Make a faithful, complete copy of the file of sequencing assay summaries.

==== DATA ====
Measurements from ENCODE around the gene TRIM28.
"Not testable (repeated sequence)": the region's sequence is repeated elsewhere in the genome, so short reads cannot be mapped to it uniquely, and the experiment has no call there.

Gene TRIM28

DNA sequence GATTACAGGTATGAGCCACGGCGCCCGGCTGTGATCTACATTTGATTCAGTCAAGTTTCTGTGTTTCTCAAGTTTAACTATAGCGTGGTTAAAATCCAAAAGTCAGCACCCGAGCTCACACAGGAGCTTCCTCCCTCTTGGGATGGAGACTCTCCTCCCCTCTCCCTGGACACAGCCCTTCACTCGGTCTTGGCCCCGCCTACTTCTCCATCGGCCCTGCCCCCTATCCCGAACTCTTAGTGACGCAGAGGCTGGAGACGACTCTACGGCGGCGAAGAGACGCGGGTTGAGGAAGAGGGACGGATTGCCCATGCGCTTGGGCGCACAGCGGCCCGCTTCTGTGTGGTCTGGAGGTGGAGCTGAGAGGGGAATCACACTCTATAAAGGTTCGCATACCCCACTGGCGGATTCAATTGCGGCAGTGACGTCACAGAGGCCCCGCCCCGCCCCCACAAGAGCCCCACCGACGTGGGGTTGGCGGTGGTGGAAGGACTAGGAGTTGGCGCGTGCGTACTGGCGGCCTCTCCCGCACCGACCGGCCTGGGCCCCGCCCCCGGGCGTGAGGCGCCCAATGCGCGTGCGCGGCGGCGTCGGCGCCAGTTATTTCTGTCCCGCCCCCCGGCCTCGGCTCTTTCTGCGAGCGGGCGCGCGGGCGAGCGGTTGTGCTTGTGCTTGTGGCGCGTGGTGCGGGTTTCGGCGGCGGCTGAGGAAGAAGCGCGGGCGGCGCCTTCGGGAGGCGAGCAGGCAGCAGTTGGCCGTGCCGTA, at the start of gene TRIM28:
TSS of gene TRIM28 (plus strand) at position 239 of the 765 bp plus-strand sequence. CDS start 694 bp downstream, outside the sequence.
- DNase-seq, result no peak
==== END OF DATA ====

Measurements from ENCODE around the gene TRIM28.
"Not testable (repeated sequence)": the region's sequence is repeated elsewhere in the genome, so short reads cannot be mapped to it uniquely, and the experiment has no call there.

Gene TRIM28

DNA sequence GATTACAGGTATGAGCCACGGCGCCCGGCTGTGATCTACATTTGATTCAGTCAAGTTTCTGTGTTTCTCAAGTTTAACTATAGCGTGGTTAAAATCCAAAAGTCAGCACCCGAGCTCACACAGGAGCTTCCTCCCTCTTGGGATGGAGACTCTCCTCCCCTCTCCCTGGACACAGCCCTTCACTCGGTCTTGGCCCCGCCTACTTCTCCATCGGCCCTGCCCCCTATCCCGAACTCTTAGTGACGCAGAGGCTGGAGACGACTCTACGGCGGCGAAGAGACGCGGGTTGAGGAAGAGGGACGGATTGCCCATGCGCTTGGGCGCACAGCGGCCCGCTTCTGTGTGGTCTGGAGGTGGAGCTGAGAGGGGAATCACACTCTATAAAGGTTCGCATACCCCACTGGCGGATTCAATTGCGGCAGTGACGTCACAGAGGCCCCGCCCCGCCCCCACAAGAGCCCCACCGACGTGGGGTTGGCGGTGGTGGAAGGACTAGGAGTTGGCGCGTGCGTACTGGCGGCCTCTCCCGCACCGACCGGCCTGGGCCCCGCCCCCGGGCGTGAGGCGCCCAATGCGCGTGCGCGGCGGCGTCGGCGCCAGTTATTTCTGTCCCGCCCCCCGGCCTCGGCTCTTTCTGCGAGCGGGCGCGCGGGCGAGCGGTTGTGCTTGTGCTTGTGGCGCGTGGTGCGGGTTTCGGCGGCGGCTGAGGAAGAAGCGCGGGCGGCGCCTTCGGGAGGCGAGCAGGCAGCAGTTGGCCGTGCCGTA, at the start of gene TRIM28:
TSS of gene TRIM28 (plus strand) at position 239 of the 765 bp plus-strand sequence. CDS start 694 bp downstream, outside the sequence.
- DNase-seq, result no peak